Get the Think newsletter.
 / Updated 
By Jason Nichols

Here's the thing about whataboutism: It is not a way of elevating the discourse, but of making more than one offensive action inherently relative, and thus excusable.

Take, for instance, the White House's response to a racist Tweet by crass comedian Roseanne Barr suggesting that the subject of her tweet, Obama advisor Valerie Jarrett: First, the president insisted that news reports that aired on ABC entitled him to an apology from Disney CEO Bob Iger (which Jarrett had received), and then, upon hearing that comedian Samantha Bee had referred to Ivanka Trump as a "feckless c***" in a segment, had the White House demand that her show also be cancelled (or else, it is implied, liberals were hypocrites).

It is, of course, a completely different dynamic for a woman to refer to another woman as a crass epithet and for a white woman to refer to a black woman as a racist trope but, more to the point, by comparing the two, Trump (and, to an extent, fellow Republicans) are explicitly suggesting that if the one isn't equally bad, then the first cannot have been as bad as it seemed. Neither is positioned as inherently condemnable; they're positioned as relative to one another.

The Trump era has erased decades of supposed GOP moral superiority and replaced it with an oversimplified view of free speech, anti-liberalism and ultranationalism.

But for the party of moral absolutism — and, notably, the conservative National Review stated that “anyone with a shred of respect or intelligence should think twice before defending a racist tweet from an unhinged conspiracy theorist” — relativism is a particularly vexing philosophical direction to take.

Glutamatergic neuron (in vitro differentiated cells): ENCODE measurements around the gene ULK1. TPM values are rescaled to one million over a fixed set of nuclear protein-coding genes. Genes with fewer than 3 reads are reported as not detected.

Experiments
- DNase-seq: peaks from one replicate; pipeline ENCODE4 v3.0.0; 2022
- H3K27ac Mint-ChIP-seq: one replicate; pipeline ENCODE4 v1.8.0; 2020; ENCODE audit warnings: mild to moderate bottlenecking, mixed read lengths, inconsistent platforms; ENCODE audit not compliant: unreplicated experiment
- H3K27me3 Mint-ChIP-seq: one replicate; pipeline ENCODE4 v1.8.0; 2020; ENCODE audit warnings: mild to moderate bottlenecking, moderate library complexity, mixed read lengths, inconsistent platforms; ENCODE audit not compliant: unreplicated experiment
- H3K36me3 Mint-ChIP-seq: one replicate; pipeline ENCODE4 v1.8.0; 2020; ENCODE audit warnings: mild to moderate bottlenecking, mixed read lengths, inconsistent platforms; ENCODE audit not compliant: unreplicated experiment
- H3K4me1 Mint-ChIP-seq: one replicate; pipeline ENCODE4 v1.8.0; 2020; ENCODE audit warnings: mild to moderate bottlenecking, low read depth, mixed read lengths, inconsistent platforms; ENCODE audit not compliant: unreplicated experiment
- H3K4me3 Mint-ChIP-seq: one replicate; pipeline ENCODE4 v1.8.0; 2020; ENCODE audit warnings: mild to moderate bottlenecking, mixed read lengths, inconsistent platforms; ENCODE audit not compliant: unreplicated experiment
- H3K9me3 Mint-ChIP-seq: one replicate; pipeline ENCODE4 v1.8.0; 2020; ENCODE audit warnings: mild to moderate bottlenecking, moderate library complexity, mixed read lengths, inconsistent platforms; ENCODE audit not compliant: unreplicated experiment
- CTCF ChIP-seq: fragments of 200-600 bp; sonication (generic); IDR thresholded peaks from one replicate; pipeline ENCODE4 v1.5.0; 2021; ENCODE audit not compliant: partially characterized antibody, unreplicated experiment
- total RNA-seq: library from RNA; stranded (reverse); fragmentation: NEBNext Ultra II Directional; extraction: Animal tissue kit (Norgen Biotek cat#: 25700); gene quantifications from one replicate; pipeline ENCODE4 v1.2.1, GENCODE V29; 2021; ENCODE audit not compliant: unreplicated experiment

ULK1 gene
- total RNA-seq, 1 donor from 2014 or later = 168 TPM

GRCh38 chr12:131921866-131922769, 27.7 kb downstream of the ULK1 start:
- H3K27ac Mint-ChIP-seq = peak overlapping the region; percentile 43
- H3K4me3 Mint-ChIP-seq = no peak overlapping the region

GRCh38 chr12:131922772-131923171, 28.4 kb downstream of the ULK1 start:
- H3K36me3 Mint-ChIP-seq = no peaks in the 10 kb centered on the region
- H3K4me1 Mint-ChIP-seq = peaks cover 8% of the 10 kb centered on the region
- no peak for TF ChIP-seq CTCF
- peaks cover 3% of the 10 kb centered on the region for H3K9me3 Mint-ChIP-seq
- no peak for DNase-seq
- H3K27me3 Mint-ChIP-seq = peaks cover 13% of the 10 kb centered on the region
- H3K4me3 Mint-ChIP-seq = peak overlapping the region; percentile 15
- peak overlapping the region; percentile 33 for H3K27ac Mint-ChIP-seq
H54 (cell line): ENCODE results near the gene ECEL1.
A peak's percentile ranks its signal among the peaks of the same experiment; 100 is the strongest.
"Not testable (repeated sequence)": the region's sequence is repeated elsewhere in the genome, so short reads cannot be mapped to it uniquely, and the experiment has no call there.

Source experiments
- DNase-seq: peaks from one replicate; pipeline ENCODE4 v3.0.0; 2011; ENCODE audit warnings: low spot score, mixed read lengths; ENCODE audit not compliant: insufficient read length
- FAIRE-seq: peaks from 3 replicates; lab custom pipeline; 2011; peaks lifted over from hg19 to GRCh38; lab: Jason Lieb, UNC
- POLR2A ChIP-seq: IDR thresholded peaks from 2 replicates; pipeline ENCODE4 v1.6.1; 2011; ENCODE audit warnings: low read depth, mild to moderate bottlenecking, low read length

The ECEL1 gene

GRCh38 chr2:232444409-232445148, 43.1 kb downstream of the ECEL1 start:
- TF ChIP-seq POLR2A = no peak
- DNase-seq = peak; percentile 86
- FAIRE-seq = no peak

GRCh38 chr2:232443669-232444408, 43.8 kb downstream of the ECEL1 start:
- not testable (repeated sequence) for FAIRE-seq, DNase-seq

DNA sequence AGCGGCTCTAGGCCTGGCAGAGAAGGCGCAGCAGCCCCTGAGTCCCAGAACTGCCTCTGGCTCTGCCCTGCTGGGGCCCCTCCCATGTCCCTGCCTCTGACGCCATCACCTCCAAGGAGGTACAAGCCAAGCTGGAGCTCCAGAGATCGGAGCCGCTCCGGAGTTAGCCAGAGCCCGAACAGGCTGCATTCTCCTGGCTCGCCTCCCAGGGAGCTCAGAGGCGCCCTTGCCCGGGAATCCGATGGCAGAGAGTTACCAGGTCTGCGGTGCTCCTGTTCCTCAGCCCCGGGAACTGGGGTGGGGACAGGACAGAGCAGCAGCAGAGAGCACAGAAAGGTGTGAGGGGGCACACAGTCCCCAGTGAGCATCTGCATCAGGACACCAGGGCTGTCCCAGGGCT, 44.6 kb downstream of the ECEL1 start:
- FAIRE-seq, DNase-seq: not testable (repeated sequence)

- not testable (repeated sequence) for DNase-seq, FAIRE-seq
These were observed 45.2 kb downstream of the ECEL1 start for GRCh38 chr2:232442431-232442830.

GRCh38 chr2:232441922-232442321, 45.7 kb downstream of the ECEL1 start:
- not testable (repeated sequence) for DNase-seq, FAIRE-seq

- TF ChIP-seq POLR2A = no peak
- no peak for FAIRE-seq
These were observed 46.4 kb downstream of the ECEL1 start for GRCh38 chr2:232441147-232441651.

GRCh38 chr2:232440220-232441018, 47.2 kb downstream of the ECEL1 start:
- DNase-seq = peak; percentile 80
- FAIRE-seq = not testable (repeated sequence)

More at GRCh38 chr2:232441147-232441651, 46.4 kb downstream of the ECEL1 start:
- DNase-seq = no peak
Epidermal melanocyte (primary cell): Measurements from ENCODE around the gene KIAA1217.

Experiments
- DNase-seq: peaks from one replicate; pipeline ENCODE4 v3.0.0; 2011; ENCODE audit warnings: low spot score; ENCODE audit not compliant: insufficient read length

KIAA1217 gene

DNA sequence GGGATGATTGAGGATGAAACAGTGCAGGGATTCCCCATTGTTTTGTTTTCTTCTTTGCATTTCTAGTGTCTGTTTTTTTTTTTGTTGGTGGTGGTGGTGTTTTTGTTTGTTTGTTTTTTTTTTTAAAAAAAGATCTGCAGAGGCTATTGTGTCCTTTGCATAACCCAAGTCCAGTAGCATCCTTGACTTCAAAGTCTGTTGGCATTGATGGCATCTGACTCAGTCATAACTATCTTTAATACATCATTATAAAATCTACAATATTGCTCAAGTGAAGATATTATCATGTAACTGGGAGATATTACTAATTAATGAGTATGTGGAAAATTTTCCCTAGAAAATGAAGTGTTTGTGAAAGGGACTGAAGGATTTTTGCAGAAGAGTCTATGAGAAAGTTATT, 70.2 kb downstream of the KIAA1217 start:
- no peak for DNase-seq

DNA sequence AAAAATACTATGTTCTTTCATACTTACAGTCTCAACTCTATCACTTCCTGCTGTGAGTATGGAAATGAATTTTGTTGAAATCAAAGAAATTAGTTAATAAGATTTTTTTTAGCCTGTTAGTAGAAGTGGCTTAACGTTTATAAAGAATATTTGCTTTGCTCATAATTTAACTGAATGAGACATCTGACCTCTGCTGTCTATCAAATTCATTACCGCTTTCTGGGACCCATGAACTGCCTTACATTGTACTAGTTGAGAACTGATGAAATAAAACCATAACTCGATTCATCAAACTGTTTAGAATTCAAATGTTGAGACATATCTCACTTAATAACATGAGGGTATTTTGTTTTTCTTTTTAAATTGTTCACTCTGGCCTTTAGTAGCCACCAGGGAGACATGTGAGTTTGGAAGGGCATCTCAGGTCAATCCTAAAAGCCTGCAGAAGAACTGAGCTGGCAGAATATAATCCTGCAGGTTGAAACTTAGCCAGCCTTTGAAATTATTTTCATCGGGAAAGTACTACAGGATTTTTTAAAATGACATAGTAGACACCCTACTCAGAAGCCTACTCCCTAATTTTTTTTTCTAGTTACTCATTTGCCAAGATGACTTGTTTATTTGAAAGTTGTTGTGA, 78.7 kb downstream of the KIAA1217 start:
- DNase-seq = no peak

In the 1980s, President Ronald Reagan ushered in an era in which the Republican Party became the party of so-called "family values" and converged with the Christian "Moral Majority." They rejected all things they found to be immoral, including marijuana, abortion and LGBT rights, often through explicit policy. Though many of those in power at the time had a sordid history with race, only the most extreme elements of the party would go beyond racial dog whistles that involved welfare and crime.

The Trump era has erased decades of supposed GOP moral superiority and replaced it with an oversimplified view of free speech, anti-liberalism and ultranationalism. Most of all Trump has supplanted Republican morality with, well, Trump, and Trumpian relativism.

The irony of the president’s stance on Bob Iger and Samantha Bee is that he is the undisputed monarch of refusing to apologize.

The irony of the president’s stance on Bob Iger and Samantha Bee is that he is the undisputed monarch of refusing to apologize. He gave a half-hearted apology for his "Grab 'em by the pussy" comment before devolving into a deflection about Bill Clinton and eventually questioning whether it was his voice at all. When he was confronted in a face-to-face interview with Megyn Kelly after calling her a “bimbo”, he responded, “Over your life, Megyn, you have been called a lot worse” and claimed to be “fighting back” (again positioning himself as the true victim).